• Lower frustration tolerance: Due to emotional regulation challenges, people with ADHD can experience enhanced reactions to stressors, leading to intense and often unbearable emotions. People with ADHD are also prone to feeling overwhelmed and overstimulated when their senses are too activated. 

    • ADHD symptoms: ADHD can be an incredibly frustrating disorder to live with as an adult. The aftermath and exhaustion that occurs from dealing with issues like forgetfulness, disorganization, procrastination and other symptoms can absolutely lead to emotional exhaustion and meltdowns. Feelings of failure, low self-confidence and negative self-talk all contribute to symptoms-related ADHD meltdowns. 

    • Other disorders: Many people with ADHD live with other disorders such as depression, anxiety and autism, which can all contribute to emotional meltdowns. 

    Dealing with meltdowns in the moment

    Finding ways to prevent or lessen ADHD meltdowns is a helpful long-term strategy, but you should also be prepared as they occur. Here are some emergency go-to strategies to deal with ADHD meltdowns in the moment that don’t require much logic or forethought. 

    • Take a break: Emotional meltdowns in ADHD are similar to physical pain and can be treated in the same way. For instance, if your arm is injured and using it is causing a great deal of pain, you should give it a rest. Likewise, if you are engaged in a situation that’s increasing your emotional pain, the best immediate response is to give your brain and body a rest. This may look like escaping to a quiet room, going for a walk, or even calling someone who gets it. The important thing is that you give yourself a few emergency escape options to use when you feel things getting out of control to give your mind and body a break.

    • Name it: Awareness is power, especially when it comes to mental health. Labeling your ADHD meltdown as an ADHD meltdown gives you back a sense of control. Rather than assuming you have some personal flaw, you are able to show up with a bit of compassion and empathy for yourself. It may not take away the emotions, but you’ll feel better equipped to implement strategies to minimize the damage. 

    • Communicate: Do your best to communicate what is happening when you are experiencing a meltdown and what you need to do. People can be incredibly understanding, and there are a lot of resources you can share with them to help them gain even more knowledge (i.e. this article). Simply saying a sentence like “I’m overwhelmed and need a break” or “I’m sorry I can’t be rational right now” is short and to the point. Having more people in your circle who understand ADHD can also be a huge game changer; even if they can’t be there in the moment, they can lend a friendly ear during the aftermath.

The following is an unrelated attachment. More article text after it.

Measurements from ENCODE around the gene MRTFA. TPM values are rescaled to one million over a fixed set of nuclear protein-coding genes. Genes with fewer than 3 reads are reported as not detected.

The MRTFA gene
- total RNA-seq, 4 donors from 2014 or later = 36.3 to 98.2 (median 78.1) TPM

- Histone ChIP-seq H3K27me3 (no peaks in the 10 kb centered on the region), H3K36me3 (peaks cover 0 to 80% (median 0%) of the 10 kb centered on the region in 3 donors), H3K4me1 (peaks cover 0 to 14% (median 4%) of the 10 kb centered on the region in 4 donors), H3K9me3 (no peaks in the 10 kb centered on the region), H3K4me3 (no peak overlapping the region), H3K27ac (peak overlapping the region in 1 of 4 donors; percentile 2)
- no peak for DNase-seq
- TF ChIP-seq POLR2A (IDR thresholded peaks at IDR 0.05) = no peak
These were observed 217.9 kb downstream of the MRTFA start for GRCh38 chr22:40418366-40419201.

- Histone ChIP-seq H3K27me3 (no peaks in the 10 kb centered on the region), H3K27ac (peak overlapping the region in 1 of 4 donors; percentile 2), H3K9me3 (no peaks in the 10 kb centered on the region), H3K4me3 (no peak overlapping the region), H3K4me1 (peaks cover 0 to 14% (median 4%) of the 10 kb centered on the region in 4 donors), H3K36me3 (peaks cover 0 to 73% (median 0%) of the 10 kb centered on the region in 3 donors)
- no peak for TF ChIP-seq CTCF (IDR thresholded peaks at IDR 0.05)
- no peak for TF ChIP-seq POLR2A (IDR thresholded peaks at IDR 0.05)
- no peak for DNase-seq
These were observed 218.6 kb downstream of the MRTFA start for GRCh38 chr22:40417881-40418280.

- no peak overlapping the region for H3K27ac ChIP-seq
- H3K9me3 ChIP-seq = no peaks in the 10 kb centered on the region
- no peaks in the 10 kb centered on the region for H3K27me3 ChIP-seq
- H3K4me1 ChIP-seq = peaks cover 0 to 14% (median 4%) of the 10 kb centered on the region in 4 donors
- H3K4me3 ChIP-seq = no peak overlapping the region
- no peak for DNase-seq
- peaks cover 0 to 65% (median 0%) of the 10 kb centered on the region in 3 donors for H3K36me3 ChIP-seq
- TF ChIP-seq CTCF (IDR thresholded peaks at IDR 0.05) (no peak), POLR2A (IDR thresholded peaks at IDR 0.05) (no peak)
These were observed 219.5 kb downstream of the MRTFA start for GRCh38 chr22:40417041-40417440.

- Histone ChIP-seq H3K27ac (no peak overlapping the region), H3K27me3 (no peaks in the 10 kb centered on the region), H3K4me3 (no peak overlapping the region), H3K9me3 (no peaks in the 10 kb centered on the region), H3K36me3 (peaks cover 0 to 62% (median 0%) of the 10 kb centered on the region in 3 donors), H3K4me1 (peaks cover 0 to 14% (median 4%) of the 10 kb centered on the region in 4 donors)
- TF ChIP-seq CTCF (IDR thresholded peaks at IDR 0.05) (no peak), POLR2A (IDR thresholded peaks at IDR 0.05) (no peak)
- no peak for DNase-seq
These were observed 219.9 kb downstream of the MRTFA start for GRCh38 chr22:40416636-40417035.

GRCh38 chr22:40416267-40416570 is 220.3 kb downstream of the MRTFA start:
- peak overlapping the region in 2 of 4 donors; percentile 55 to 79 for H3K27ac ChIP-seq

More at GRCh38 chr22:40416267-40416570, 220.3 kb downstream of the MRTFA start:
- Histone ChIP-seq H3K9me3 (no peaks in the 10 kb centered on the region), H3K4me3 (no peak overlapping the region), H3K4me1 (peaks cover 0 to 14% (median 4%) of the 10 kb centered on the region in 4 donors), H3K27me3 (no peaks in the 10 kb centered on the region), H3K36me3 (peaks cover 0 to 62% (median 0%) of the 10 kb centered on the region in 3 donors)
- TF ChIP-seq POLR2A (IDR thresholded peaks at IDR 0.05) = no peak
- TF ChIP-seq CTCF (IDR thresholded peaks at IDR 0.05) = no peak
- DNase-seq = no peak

• Breathe deeply: Taking deep breaths might not be the first thing to come to your mind when you feel overwhelmed, but they are scientifically proven to help reduce the body’s stress response. Try practicing a few deep breaths whenever you feel stressed, and after a while, your mind will begin to offer it as an option for you when you start to feel overwhelmed. 

    • Be kind to yourself: Try to resist the urge to be hard on yourself after a meltdown. Beating yourself up after you’ve experienced a meltdown is akin to shooting yourself with another arrow after you’ve already been hit with one. You deserve kindness and love as you do your best to navigate life alongside a particular set of challenges. Try to decompress and do something you enjoy after a meltdown to find a sense of peace. 

    Take care of yourself

    ADHD is a complicated disorder that is associated with significant challenges in regulating emotions. ADHD meltdowns can be disruptive and hurtful to yourself and others. The toll they take on your personal life may range from minor to major. Learning more about why they occur, how they feel for you, and what triggers them are all excellent strategies for feeling prepared and even avoiding ADHD meltdowns. When meltdowns do occur, be sure to lean into your emergency strategies to minimize the damage an ADHD meltdown can cause. 

    Experiencing meltdowns? ADHD treatment can help.

    Getting treatment for your ADHD can significantly reduce your overall symptoms and help prevent or minimize future meltdowns. If you have ADHD and need treatment, or suspect you have ADHD but don’t know what to do next, Frida makes it easy for Canadians to get assessed for ADHD and prescribed treatment fully from the comfort of home. To find out if Frida can help you, take our 1-minute self-assessment!

    Lisa Batten, PhD, CPT, PN1

    Lisa Batten is a clinical scientist, therapist, and writer specializing in neuroscience and clinical pharmacology. She has a master’s degree in clinical psychology and a Ph.D. in developmental psychology.